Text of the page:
The World’s Worst Detectives: 10 Behind-The-Scenes Facts About The Nice Guys
Although it was sadly overshadowed at the box office by Captain America: Civil War, Shane Black’s The Nice Guys was one of the most entertaining movies of the decade. With a sleek yet gritty neo-noir aesthetic and a pitch-black comic sensibility, The Nice Guys took moviegoers through the streets of a ‘70s-era Los Angeles filled with hippies and porn stars.
Anchored by Ryan Gosling and Russell Crowe’s hilarious on-screen chemistry (and brilliant individual performances) as rivaling private eyes forced to work together, The Nice Guys is a masterpiece of postmodern genre cinema. Here are 10 fascinating facts from the making of the film.
10 The Movie Was Almost Retooled As A TV Series
Shane Black and Anthony Bagarozzi began working on the script for The Nice Guys in 2001. The only thing that remained the same from that draft to the final one was the characters. The screenplay failed to gain any traction at movie studios, so Black retooled it as a TV pilot. He trimmed the script down to 64 pages to be the first episode of an hour-long drama.
CBS was initially interested in the pilot, but the Standards and Practices people weren’t happy with the script’s content and the show never went ahead. At this point, Black turned the project back into a movie.
9 Russell Crowe Wanted To Make A Sequel
When Howard Stern asked Russell Crowe which of his movies he’d want to make a sequel to, he named The Nice Guys and L.A. Confidential, both period pieces and mystery stories set in Los Angeles.
Crowe enjoyed playing Jackson Healy enough to want to play him again. Unfortunately, the movie didn’t do well enough at the box office to warrant a follow-up.
8 The Title Is Ironic
According to The Nice Guys’ co-writer Anthony Bagarozzi, calling Holland March and Jackson Healy “nice guys” in the title was meant to be ironic. Bagarozzi said that March and Healy were “literally the two worst people that we could think of,” given that one scams old ladies out of cash and the other breaks people’s bones for money.
7 Despite The Nice Guys Being Set In L.A., It Was Mostly Filmed In Atlanta
Although The Nice Guys is set in Los Angeles and has a distinctive L.A. feel, it was mostly shot in Atlanta. All the background cars in Downtown Atlanta were given California plates to help the location double as ‘70s L.A..
The party scene that takes place in Sid Shattuck’s house was filmed at the home of music producer Dallas Austin in Atlanta. This house was previously featured on MTV Cribs.
6 The Score Was Inspired By The Streets Of San Francisco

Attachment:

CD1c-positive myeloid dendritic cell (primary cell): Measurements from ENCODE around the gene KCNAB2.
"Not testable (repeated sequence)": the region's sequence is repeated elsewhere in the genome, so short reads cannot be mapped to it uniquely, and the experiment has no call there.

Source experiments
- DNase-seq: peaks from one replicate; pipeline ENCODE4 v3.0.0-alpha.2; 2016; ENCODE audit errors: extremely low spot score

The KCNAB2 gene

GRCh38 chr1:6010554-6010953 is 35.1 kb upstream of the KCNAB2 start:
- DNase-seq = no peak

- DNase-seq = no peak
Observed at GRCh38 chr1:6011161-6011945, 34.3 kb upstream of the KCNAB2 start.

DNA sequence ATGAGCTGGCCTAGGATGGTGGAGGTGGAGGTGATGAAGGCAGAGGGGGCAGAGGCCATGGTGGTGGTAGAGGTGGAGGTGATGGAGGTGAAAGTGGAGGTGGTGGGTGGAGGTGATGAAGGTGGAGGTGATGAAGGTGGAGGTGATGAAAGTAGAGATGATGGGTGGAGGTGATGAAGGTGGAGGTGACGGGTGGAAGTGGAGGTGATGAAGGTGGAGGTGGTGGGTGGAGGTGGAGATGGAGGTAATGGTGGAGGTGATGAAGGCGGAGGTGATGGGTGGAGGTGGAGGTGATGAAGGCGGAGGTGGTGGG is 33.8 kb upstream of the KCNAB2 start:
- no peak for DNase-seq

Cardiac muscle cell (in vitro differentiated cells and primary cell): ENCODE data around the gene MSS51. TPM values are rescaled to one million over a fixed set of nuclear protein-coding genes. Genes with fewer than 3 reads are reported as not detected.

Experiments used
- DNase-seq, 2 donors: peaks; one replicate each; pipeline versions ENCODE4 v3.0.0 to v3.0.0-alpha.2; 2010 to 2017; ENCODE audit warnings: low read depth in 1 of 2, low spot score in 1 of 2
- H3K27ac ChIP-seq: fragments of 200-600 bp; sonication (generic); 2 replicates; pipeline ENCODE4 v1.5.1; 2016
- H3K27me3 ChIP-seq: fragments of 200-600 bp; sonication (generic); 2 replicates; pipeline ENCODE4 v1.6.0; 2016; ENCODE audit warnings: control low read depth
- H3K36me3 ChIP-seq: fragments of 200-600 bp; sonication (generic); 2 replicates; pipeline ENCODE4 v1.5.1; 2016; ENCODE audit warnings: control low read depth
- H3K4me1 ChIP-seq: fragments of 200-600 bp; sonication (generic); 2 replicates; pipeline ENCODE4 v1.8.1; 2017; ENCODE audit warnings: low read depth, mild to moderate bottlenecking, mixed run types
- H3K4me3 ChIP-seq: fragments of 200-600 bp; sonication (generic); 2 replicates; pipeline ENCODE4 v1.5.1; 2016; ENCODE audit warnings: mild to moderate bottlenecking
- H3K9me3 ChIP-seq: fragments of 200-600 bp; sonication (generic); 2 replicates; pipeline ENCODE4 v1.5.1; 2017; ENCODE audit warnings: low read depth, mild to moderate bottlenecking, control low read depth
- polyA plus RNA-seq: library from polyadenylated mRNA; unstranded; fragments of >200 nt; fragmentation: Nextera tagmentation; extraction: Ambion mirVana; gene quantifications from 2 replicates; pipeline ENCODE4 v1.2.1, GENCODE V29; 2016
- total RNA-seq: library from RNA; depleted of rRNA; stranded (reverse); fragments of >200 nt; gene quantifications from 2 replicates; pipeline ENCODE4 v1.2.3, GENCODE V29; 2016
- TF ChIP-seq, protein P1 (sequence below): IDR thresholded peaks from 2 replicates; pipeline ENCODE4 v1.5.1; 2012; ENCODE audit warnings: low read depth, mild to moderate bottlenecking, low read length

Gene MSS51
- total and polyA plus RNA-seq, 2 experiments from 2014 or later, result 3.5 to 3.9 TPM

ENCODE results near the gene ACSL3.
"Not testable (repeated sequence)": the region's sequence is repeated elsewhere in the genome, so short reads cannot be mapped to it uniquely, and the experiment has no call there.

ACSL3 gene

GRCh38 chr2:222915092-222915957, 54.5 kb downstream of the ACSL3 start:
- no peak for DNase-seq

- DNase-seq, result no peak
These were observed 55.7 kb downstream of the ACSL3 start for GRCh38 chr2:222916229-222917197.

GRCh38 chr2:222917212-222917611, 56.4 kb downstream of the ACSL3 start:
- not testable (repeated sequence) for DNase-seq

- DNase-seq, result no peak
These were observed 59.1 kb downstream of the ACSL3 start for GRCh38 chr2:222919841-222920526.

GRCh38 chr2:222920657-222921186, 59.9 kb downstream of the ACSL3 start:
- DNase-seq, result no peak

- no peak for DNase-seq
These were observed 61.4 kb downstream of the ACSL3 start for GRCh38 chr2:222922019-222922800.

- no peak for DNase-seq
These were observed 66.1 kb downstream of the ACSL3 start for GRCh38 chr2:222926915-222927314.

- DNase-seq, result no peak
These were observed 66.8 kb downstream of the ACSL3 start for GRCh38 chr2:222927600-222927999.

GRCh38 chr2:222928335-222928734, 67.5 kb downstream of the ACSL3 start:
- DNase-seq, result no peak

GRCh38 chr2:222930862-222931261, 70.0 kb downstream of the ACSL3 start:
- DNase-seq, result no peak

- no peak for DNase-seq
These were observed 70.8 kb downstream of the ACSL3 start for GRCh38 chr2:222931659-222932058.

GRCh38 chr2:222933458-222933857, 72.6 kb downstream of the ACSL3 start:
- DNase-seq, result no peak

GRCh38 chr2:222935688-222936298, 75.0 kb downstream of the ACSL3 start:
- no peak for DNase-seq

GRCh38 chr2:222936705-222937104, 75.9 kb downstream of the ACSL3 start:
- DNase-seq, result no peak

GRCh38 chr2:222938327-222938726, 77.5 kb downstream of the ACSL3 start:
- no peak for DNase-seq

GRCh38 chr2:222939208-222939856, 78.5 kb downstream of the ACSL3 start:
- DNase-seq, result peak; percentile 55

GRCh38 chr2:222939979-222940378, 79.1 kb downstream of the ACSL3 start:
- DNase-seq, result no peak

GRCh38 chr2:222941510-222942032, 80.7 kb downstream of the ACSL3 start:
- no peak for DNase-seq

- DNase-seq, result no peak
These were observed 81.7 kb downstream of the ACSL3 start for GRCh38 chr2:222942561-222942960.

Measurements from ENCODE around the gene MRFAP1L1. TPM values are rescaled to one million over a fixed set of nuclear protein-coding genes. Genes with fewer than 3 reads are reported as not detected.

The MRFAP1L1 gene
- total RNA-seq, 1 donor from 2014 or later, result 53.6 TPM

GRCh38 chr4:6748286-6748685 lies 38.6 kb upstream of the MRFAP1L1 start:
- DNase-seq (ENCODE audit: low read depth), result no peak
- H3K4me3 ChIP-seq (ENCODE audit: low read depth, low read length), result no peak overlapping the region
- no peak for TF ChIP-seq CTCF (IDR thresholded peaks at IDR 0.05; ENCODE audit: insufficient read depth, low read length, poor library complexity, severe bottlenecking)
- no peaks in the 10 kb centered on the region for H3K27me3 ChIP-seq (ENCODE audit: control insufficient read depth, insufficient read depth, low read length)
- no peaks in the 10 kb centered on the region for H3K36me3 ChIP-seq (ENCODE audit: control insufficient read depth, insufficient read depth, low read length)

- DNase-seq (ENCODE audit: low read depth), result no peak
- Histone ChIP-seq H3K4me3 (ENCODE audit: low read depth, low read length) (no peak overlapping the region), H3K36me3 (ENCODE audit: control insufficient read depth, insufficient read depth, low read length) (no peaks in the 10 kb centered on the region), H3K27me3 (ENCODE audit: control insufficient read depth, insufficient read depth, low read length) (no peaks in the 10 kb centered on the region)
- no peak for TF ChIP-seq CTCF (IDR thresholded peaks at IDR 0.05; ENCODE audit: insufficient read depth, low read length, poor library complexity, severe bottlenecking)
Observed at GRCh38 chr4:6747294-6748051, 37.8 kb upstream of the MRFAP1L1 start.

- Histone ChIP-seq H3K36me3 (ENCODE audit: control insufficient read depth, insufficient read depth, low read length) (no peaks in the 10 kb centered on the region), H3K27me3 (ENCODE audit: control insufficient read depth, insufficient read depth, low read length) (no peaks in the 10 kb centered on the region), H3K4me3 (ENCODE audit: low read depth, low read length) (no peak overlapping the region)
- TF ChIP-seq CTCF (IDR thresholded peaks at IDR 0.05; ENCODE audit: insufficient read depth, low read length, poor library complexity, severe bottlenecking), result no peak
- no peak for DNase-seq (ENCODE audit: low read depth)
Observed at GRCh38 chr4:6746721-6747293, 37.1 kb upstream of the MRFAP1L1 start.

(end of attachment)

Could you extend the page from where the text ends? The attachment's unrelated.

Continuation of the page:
For the musical score of The Nice Guys, Shane Black recruited John Ottman, who had previously composed the score for Black’s film Kiss Kiss Bang Bang. In creating music for the film’s ‘70s setting, Ottman was inspired by the music in TV shows from that era, such as S.W.A.T. and The Dean Martin Show.
In coming up with the main theme for the movie, Ottman was heavily influenced by The Streets of San Francisco. Black said that he deliberately chose songs for the soundtrack that would contrast with the film’s neo-noir style.
5 Shane Black Reused Some Dialogue From Iron Man 3 In The Script
Some dialogue from Shane Black’s previous film, the controversial MCU entry Iron Man 3, appears in The Nice Guys. Two lines shared by the private eyes and the bartender they’re shaking down (“He’ll stop doing it.” “Doing what?”) previously appeared in Iron Man 3.
Tony Stark and James Rhodes used this tactic when they interrogated the Mandarin. It’s a wonder why Black decided to remind viewers about what he did to the "supervillain."
4 The Success Of Sherlock Holmes Convinced Producer Joel Silver To Make The Nice Guys
When Shane Black first pitched The Nice Guys to his go-to producer, Joel Silver, Silver was concerned that a period piece couldn’t be a box office success. He changed his mind when his Sherlock Holmes movie, starring Robert Downey, Jr. as the iconic detective, grossed half a billion dollars at the worldwide box office.
Black has said that he chose the ‘70s setting to counteract the divisions in modern society with a story set during a time of multiculturalism and protests bringing people together.
3 The Nice Guys Used The Warner Bros. Logo From The ‘70s
Since the film takes place in the 1970s, Warner Bros. decided to attach the old logo that they used from 1972 to 1984 as opposed to their current logo. The ‘70s logo was designed by the great Saul Bass and has been nicknamed the “Big W."
2 Shane Black Struggled To Get The Nice Guys Into Production For 13 Years
Shane Black spent 13 years struggling to get The Nice Guys made before it all came together in a matter of three days. No studio would finance the movie, and then Ryan Gosling and Russell Crowe accepted their roles within three days of receiving the script and suddenly, the project was a go.
1 Ryan Gosling And Russell Crowe Took Their Roles So They Could Work With Each Other
Part of the reason why Ryan Gosling and Russell Crowe accepted their roles in The Nice Guys is that they wanted to work with each other. In fact, Gosling said that when he first read the script, he knew that Crowe was the top choice to play Healy, so he read Healy’s lines with Crowe in mind and it already made the movie seem funnier on the page.